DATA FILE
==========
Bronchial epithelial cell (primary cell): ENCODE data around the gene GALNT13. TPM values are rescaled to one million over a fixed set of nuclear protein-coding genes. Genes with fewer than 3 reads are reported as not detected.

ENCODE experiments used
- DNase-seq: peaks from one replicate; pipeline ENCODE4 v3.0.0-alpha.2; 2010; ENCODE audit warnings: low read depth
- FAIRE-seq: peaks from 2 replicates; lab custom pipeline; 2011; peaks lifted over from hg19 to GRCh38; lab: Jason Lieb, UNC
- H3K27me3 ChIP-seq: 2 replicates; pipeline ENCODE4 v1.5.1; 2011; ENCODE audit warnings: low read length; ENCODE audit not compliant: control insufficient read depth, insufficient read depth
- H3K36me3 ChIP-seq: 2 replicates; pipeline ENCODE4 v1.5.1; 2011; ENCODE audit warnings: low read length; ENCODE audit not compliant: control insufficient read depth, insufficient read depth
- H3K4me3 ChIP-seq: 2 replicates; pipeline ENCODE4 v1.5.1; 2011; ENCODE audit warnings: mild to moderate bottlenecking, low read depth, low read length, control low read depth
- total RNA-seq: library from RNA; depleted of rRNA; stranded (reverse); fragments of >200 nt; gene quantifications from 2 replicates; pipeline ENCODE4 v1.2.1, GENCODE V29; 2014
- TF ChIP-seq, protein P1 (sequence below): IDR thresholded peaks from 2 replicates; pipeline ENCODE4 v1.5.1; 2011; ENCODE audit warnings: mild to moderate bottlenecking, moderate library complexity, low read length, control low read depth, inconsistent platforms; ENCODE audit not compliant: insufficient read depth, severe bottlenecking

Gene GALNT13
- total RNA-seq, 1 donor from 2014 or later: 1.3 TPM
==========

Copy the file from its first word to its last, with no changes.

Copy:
Bronchial epithelial cell (primary cell): ENCODE data around the gene GALNT13. TPM values are rescaled to one million over a fixed set of nuclear protein-coding genes. Genes with fewer than 3 reads are reported as not detected.

ENCODE experiments used
- DNase-seq: peaks from one replicate; pipeline ENCODE4 v3.0.0-alpha.2; 2010; ENCODE audit warnings: low read depth
- FAIRE-seq: peaks from 2 replicates; lab custom pipeline; 2011; peaks lifted over from hg19 to GRCh38; lab: Jason Lieb, UNC
- H3K27me3 ChIP-seq: 2 replicates; pipeline ENCODE4 v1.5.1; 2011; ENCODE audit warnings: low read length; ENCODE audit not compliant: control insufficient read depth, insufficient read depth
- H3K36me3 ChIP-seq: 2 replicates; pipeline ENCODE4 v1.5.1; 2011; ENCODE audit warnings: low read length; ENCODE audit not compliant: control insufficient read depth, insufficient read depth
- H3K4me3 ChIP-seq: 2 replicates; pipeline ENCODE4 v1.5.1; 2011; ENCODE audit warnings: mild to moderate bottlenecking, low read depth, low read length, control low read depth
- total RNA-seq: library from RNA; depleted of rRNA; stranded (reverse); fragments of >200 nt; gene quantifications from 2 replicates; pipeline ENCODE4 v1.2.1, GENCODE V29; 2014
- TF ChIP-seq, protein P1 (sequence below): IDR thresholded peaks from 2 replicates; pipeline ENCODE4 v1.5.1; 2011; ENCODE audit warnings: mild to moderate bottlenecking, moderate library complexity, low read length, control low read depth, inconsistent platforms; ENCODE audit not compliant: insufficient read depth, severe bottlenecking

Gene GALNT13
- total RNA-seq, 1 donor from 2014 or later: 1.3 TPM